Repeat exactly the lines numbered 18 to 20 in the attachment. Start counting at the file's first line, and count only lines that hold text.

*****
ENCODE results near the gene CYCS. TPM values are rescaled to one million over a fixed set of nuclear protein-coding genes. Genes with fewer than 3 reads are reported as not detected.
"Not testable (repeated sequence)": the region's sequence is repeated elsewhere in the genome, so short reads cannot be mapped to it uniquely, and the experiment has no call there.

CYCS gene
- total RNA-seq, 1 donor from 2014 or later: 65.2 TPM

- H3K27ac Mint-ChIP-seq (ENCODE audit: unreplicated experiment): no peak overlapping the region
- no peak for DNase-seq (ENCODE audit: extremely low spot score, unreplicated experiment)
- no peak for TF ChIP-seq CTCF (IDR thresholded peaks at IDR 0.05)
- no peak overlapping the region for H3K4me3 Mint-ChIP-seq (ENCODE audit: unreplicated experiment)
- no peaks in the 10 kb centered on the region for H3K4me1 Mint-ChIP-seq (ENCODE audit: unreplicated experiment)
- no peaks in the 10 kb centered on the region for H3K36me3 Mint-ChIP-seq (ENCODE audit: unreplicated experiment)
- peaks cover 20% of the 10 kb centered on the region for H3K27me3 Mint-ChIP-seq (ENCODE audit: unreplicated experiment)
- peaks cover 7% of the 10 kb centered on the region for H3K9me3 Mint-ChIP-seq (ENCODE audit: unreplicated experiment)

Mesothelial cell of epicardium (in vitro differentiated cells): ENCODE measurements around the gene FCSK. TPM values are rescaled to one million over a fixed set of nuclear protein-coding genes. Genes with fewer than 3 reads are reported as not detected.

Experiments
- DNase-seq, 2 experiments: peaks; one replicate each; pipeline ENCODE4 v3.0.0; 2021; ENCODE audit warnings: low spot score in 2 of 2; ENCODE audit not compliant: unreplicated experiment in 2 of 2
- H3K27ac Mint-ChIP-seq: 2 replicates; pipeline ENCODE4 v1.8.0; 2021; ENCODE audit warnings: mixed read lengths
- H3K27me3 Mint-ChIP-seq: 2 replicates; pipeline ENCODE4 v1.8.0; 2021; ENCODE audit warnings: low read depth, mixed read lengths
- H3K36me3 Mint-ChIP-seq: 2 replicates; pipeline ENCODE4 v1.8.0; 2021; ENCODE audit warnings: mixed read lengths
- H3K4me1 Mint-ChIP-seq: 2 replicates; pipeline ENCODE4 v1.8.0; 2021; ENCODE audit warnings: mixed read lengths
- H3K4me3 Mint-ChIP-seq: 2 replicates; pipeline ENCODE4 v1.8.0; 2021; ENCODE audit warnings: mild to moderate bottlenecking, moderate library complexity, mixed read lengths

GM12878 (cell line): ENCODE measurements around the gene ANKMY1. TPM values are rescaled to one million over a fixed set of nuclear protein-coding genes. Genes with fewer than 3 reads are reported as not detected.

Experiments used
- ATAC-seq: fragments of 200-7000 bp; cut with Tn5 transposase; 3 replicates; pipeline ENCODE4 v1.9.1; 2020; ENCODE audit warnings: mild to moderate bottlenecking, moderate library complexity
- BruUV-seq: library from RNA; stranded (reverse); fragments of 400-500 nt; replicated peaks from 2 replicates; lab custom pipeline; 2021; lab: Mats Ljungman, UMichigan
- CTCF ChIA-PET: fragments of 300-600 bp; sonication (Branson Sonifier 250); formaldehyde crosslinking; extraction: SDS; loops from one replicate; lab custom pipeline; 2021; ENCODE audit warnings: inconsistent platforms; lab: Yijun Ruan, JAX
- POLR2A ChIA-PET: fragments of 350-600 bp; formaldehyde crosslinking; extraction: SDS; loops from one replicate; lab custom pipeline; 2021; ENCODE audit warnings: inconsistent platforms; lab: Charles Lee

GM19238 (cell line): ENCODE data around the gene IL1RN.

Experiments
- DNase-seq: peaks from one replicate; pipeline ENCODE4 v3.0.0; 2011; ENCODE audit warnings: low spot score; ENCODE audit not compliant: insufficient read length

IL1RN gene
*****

- H3K36me3 Mint-ChIP-seq: 2 replicates; pipeline ENCODE4 v1.8.0; 2021; ENCODE audit warnings: mixed read lengths
- H3K4me1 Mint-ChIP-seq: 2 replicates; pipeline ENCODE4 v1.8.0; 2021; ENCODE audit warnings: mixed read lengths
- H3K4me3 Mint-ChIP-seq: 2 replicates; pipeline ENCODE4 v1.8.0; 2021; ENCODE audit warnings: mild to moderate bottlenecking, moderate library complexity, mixed read lengths